Saturday, June 22, 1946

The Charlotte News

Saturday, June 22, 1946


Site Ed. Note: The front page reports that J. A. Jones Construction Co. of Charlotte would build, without profit, 50 homes for veterans of the Independence Post of the American Legion, at an actual cost of $300,000. The post was comprised only of World War II veterans.

The Congress quickly passed the Hobbs anti-racketeering bill, forbidding unions from interfering with the transportation of goods in interstate commerce and making it a felony punishable by up to 20 years in prison and up to a $10,000 fine. It had been approved by the Senate the day before in the same form as it had passed the House. It had been pending in one form or another since the Supreme Court case of 1942 which relegated to state law prosecutions accusations of use of force, violence, and extortion by union members, but refused to allow the prosecution under the existing racketeering law aimed at gangsters. The President had already vetoed the provision as part of the Case bill, a veto sustained by the House.

The Interstate Commerce Commission allowed carriers sharp increases, from three to eleven percent, in freight rates, providing $390,000 more in gross annual revenue. More rate hikes were expected. The carriers were asking for 25 percent increases.

Chester Bowles announced that the meat shortage would be eased for awhile after July 1 and the shortage of bread would also be alleviated within about 30 days. The removal of price controls on meat under the bills being reconciled by the Congress would ease the shortage considerably as livestock producers would wait until after the price controls were lifted July 1 to release meat into the market.

Fresh meat had virtually vanished from most consumers' tables. Meat production was at record lows. Armour, one of the largest producers, had received 16 hogs the day before, compared to an average of 3,800 per day during 1945 and twice that in 1944.

If you're a hog in 1946, you're in hog heaven, pal.

Senate-House confreres were scheduled to meat again on Monday to try further to reconcile the bills on OPA.

The Polish delegate to the U.N. was said to be ready to put forward a "simple plan" for control of atomic energy which would act as a compromise between that put forward by the United States and that by Russia. Australia also was reported to be preparing a plan. The Polish plan was expected to be similar to that put forward in January before the General Assembly, providing for exchange of scientific discoveries between the nations of the U.N. for the benefit of mankind and not its destruction, as well as support for U.N. efforts to control atomic energy and to supervise its peaceful use, and for elimination of arms of mass destruction.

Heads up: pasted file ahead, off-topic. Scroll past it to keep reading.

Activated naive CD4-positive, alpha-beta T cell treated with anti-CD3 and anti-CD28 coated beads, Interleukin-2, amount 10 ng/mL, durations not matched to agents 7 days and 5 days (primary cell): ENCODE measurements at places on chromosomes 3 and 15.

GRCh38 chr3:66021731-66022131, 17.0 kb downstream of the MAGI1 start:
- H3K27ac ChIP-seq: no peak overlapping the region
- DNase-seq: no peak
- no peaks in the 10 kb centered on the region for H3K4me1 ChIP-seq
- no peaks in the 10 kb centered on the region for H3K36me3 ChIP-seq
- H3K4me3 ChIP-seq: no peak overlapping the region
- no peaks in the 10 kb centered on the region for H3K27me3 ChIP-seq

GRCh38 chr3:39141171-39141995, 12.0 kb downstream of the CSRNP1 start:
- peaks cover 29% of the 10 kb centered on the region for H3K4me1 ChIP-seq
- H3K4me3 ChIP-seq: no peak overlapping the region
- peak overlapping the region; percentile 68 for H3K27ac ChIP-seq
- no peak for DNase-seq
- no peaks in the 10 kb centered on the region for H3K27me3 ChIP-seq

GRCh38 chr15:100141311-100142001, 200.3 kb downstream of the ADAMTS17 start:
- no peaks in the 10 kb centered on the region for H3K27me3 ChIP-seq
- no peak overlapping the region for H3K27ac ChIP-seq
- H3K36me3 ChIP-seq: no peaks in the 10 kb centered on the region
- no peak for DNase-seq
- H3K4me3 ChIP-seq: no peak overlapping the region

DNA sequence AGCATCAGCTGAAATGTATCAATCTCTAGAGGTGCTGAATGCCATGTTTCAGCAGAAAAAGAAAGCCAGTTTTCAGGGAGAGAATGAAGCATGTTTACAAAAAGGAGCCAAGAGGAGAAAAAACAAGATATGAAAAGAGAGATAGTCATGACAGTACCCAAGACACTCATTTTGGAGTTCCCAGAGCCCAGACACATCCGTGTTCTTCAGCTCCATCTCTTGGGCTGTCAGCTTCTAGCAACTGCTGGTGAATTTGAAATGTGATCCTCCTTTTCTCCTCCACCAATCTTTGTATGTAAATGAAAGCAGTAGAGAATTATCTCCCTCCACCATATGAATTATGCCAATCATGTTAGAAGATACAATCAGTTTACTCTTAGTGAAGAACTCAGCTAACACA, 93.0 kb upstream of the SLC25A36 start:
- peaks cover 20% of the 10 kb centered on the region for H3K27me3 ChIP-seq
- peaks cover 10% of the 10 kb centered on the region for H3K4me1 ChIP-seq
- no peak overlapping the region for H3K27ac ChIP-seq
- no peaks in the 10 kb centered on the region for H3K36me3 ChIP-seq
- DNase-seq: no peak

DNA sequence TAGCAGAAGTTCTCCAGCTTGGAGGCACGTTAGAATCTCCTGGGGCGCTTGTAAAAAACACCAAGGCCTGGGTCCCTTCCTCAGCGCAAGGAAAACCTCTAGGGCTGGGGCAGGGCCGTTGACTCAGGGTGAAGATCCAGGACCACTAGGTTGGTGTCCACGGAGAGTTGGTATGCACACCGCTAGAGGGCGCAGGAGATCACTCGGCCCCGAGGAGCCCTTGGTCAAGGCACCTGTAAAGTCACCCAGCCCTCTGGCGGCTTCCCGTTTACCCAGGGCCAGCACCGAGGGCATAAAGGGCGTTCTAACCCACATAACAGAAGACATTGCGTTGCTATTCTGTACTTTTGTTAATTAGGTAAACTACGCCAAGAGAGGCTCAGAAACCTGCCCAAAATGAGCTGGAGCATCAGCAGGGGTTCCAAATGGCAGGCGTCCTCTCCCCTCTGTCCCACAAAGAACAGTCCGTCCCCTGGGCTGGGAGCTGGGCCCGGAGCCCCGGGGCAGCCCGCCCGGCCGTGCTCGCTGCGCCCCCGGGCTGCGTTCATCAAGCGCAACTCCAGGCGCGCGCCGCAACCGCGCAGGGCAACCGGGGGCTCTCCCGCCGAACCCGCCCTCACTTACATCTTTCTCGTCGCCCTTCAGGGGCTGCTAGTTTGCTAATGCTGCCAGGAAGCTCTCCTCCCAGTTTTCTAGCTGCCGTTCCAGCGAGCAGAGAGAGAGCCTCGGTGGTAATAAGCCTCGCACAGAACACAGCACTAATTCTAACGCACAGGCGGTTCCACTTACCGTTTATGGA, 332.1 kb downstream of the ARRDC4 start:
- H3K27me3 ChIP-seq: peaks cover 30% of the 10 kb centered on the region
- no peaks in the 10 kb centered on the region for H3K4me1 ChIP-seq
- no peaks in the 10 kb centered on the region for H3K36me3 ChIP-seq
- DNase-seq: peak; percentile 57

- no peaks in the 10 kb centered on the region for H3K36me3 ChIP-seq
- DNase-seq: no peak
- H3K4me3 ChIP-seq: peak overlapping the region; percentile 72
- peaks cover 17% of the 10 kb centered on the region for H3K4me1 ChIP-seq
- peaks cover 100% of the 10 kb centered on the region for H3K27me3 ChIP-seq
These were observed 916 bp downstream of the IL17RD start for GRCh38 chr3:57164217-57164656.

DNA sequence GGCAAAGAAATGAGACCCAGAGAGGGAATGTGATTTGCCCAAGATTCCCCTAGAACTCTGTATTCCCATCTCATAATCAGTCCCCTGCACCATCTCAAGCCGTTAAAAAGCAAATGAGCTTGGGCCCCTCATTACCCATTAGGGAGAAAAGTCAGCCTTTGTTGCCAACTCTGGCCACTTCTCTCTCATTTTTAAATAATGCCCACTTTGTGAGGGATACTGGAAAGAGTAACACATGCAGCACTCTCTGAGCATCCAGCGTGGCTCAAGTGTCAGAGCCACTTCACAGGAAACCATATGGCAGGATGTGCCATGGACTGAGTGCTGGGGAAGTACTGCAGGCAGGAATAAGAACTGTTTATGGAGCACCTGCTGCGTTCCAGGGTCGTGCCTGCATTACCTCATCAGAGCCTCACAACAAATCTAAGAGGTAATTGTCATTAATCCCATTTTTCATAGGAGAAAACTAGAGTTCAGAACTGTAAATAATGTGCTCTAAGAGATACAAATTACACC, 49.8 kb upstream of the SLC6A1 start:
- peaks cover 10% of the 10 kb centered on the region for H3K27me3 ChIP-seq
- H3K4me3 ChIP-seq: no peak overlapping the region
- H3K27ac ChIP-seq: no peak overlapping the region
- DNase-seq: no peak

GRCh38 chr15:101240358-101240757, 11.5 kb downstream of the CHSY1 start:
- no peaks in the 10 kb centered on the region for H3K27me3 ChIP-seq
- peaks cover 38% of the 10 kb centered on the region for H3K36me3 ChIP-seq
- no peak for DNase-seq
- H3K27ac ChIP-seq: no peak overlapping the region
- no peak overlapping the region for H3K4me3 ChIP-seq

Whether violins would accompany the presentation was not indicated.

Closer scrutiny by the U.S. representatives of the proposed Russian plan had found that the proposed penalty provisions for violations would likely not work.

The death toll had risen to seven, with 31 others injured, in the explosion the previous day at noon in Dallas at the Baker Hotel.

Alcatraz was getting new electrical controls to minimize the possibility of further riots. The prison had experienced a riot May 3-4 as prisoners tried to escape.

John Daly reports of a $12.05 increase per share of common stock in the Lineberger and Stowe interests' group of mills at Belmont. The Imperial Yarn Mills led the group with a gain of $18 per share since April 1. Majestic Mfg. Co. was second at a $15 per share increase. He provides a table of the eleven mills, showing their capitalization and relative price per share between April 1 and June 21.

Try some; buy some. You won't regret it. Best yarn between here and yonder.

On the editorial page, "This Is No Carpetbag Operation" discusses the varying opinion among newspapers in the South as to Governor Ellis Arnall of Georgia. The Savannah Morning News found him to be a Communist, in the same league with Eleanor Roosevelt, Drew Pearson, and Walter Winchell.

But all respectable Georgians were behind Governor Arnall in his latest campaign against the revival of the Ku Klux Klan. The Klan was particularly identified with Georgia, its national headquarters being in Atlanta. But the Governor could have side-stepped the issue and not been criticized. Most Southern politicians did, allowing outsiders to take up the issue and then suffer the cry of "carpetbagger". Instead, he was meeting the bedsheeters head-on.

Governor Arnall, it concludes, posed an excellent example for all Southerners to follow, as did the majority good will of the people of Georgia supporting him.

"You Can't Concentrate the Blame" comments on the amendment attached to OPA by the Senate which required release of grain, set aside for overseas shipment, to domestic poultry raisers and dairymen. This amendment, along with the release of price controls on meat, had drawn angry reaction from former President Hoover.

The Asheville Citizen had editorialized negatively on the greed inherent in the grain amendment.

The amendment appeared only symptomatic of the selfishness which pervaded the country. Perhaps it was only a normal reaction after a war which had consumed all of the energies of the country, that the spirit of sacrifice was exhausted.

"A Peculiar Case of Treason" comments on the six-year sentence handed down in Canada against Fred Rose, the Communist Member of Parliament convicted of taking sensitive documents and transferring them to the Russians. The sentence was light for an accusation of treason, but it was complicated by the fact that Russia was an ally of Canada. Canada officially was transmitting quite a lot of information to Moscow.